Joseph Mendoes - cello expert

How to Play The Swan by Saint-Saens

Learn how to master one of the most popular pieces for cello.

In this video, Prof. Mendoes talks about the well-known piece by Saint-Saens, "The Swan", and how to approach it. I am sure you'll find this video simply remarkable.

Released on November 5, 2014

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DISCLAIMER: The views and the opinions expressed in this video are those of the author and do not necessarily reflect the views of Virtual Sheet Music and its employees.

Video Transcription

Hello everyone, this is Joseph Mendoes with another video for It's been so much fun to do all these videos, and I look forward to doing each one. I thought maybe this video I would spend some time on talking about the Swan by Camille Saint-Saens, I know it's a favorite piece of mine. I know it's a favorite piece of a lot of cellists, but it's also a pretty scary piece.

I'll be the first one to admit that when i have to perform this piece, definitely I up my practice time, and I put myself into training for something like this, because there's a lot of treacherous things, a lot of shifts, a lot of bow changes, a lot of string crossings. They really need to be executed fairly flawlessly to really bring the piece off, and this requires a lot of practice, and a lot of careful practice in terms of how you're really listening to yourself if you're really covering all the fundamentals because The Swan really what it's about. Well, it's about a Swan obviously, but in terms of the technique of the Swan it's really about these fundamentals as is everything else. This piece exposes those fundamentals as plainly as the day.

Let's start off with just the very beginning of it. There's this fairly simple sounding phrase [music]. Now there's a lot to do there. First of all, we have to make sure the vibrato is matching on each finger [music]. So you want to make sure that we have a nice open wide vibrato on our fourth finger [music], as well as on our third finger, and on our first finger. Now, on this downward move what can happen very often is [music], the elbow can get stuck if you keep your elbow at the same level that you had it for this G.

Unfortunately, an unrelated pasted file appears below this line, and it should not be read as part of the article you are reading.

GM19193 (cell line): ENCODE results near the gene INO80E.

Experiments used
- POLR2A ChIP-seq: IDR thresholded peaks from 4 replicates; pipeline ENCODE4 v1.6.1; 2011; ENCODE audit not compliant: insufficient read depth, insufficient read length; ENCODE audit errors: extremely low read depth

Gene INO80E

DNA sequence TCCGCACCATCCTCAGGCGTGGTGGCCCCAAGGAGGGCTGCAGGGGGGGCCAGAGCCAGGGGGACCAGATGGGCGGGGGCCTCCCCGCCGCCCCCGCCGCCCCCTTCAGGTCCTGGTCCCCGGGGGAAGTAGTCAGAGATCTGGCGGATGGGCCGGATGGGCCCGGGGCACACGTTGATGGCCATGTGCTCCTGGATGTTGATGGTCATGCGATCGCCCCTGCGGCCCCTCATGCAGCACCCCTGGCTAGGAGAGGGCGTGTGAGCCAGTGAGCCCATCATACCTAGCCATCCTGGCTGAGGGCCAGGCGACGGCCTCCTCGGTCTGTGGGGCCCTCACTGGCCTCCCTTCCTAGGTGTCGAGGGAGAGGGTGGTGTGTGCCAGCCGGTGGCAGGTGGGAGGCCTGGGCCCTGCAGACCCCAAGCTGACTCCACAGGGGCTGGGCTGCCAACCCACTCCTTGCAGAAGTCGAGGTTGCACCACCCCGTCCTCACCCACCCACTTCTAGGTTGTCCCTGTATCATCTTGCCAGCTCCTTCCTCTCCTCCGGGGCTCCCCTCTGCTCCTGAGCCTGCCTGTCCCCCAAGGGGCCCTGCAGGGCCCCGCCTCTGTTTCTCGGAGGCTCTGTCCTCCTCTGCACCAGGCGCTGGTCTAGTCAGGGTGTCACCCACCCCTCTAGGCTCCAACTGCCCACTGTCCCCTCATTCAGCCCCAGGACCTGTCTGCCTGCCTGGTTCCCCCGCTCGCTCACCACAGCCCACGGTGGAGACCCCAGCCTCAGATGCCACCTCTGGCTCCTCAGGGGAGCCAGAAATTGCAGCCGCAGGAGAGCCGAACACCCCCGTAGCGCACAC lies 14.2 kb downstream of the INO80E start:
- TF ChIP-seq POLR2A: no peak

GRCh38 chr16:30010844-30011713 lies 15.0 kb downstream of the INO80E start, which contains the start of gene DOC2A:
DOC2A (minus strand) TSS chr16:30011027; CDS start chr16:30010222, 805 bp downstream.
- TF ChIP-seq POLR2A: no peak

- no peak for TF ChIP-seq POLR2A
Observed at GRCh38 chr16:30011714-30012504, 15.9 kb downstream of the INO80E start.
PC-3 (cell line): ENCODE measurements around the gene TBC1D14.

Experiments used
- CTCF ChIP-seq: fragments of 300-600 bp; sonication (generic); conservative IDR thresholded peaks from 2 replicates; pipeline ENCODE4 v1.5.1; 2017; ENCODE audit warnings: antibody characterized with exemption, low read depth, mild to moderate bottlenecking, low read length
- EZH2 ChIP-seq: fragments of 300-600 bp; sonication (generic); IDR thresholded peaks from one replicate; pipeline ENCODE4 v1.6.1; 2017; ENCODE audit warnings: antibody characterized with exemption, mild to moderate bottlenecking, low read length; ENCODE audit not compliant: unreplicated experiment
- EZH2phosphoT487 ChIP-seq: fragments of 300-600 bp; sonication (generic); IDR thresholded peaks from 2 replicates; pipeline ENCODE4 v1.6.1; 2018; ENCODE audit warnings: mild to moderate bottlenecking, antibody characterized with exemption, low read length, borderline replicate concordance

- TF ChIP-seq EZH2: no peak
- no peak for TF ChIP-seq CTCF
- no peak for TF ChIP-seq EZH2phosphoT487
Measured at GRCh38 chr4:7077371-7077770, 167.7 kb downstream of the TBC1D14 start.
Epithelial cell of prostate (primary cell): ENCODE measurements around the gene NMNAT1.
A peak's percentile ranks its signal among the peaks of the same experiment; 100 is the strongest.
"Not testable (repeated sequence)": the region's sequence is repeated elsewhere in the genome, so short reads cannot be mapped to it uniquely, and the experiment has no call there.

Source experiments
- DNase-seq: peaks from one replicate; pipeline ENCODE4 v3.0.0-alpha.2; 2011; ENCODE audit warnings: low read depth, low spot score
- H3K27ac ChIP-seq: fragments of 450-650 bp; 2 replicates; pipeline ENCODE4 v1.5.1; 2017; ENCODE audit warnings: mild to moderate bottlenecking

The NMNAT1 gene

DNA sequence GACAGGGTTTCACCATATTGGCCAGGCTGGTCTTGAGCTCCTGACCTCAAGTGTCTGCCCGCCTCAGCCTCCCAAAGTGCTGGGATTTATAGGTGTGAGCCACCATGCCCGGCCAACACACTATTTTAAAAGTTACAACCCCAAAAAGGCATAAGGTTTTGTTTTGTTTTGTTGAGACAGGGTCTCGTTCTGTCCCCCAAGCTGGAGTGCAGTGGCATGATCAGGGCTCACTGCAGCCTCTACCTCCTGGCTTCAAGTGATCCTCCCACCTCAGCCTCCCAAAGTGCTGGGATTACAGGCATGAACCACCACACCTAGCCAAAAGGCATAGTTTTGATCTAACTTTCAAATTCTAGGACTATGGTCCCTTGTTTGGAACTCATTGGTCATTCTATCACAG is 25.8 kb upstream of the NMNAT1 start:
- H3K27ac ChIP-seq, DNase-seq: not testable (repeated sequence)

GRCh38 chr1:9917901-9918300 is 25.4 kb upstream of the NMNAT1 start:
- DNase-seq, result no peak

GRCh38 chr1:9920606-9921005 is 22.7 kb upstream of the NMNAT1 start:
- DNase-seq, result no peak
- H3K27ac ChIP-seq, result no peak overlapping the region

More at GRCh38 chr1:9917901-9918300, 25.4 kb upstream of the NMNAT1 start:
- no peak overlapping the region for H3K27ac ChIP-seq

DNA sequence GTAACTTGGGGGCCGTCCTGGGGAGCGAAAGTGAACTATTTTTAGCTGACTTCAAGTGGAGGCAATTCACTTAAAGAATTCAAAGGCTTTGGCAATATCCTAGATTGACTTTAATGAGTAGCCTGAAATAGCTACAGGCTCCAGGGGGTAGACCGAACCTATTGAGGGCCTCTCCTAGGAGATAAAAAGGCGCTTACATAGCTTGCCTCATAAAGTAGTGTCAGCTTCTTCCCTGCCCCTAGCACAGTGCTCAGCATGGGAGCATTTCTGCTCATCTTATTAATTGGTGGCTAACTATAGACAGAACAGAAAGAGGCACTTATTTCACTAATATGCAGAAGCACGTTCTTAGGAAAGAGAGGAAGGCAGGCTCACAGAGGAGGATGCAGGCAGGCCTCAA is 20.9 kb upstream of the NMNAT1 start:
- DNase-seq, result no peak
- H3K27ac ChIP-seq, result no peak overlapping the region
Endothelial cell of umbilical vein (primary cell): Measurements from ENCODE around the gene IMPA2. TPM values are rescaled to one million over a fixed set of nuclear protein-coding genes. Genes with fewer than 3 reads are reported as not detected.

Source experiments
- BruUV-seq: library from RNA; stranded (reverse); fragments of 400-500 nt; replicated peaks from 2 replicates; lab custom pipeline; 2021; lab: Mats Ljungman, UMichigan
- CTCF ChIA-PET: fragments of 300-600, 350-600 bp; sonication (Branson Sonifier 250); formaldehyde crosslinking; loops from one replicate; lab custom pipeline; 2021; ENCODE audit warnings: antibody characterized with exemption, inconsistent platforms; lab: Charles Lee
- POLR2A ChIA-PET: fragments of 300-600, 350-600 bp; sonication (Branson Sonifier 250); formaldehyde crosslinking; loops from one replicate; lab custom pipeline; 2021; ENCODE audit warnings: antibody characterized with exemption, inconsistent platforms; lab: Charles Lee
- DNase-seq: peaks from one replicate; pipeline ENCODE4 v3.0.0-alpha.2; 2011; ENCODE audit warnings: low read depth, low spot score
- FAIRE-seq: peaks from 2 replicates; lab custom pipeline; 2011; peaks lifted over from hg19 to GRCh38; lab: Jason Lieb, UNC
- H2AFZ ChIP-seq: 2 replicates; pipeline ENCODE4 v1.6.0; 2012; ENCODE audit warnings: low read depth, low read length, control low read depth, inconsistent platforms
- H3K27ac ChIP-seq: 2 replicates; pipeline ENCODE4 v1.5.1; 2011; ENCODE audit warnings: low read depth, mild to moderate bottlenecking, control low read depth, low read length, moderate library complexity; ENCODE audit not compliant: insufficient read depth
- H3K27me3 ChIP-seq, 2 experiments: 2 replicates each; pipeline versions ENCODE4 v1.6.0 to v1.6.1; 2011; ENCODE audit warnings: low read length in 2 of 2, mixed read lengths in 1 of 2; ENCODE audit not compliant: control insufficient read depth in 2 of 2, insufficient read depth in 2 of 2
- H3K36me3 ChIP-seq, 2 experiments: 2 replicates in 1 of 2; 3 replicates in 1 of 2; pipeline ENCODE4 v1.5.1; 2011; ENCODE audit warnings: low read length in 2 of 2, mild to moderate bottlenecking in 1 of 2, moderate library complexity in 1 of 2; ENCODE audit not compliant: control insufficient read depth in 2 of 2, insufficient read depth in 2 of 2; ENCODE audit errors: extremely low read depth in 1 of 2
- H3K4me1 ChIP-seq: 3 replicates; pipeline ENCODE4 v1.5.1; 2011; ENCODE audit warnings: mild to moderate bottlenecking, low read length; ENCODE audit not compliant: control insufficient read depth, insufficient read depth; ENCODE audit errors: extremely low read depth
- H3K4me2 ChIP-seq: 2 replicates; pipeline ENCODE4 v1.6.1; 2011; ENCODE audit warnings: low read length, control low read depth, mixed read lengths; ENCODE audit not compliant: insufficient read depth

If you keep that same elbow back here [music], you can kind of hear the vibrato gets a little narrow. You have to make sure that you move the whole arm back [music], as you saw I did, up and back so that the vibrato can stay open [music]. Then you have a little flick upwards there to get to that fourth finger, and that fourth finger has to immediately release [music].

Now, as I talked about my vibrato video, the thumb has to be very free, of course, to do all this very well. But we want to make sure that the next [music] second finger is the same amount of width and of control of the vibrato. If we have, for example, some notes going dead on us or some notes not vibrating as well, the fourth finger for a lot of people are a little bit tough [music]. Then, you see we have a massive color change [music], so that's why we need to have the same vibrato on every finger [music], which is something i talked about in that vibrato video, and I think I gave you some exercises about how to do that.

On top of that, we have a couple of string crossings. They're manageable here, so we won't talk about those quite yet. But also the bow changes are critical. My vision of this swan is, first of all, the Swan is a very graceful animal, especially when it's on water. You see nothing moving underneath the water. Of course, its little feet are paddling along, but it looks like that it's just floating.

It's almost the kind of a heavenly sight of nature, and I also imagine a lake where there'e a little bit of wind maybe, so that the lake has that kind of shimmering quality to it. The sun is hitting it at the right angle, and there's that kind of mice shimmer. I think of that shimmer as the vibrato in this. I think of the smoothness of the bow as the smoothness of the swan as it moves across the lake. So both of those things have to be in really perfect harmony with one another to really get this vision of this beautiful swan.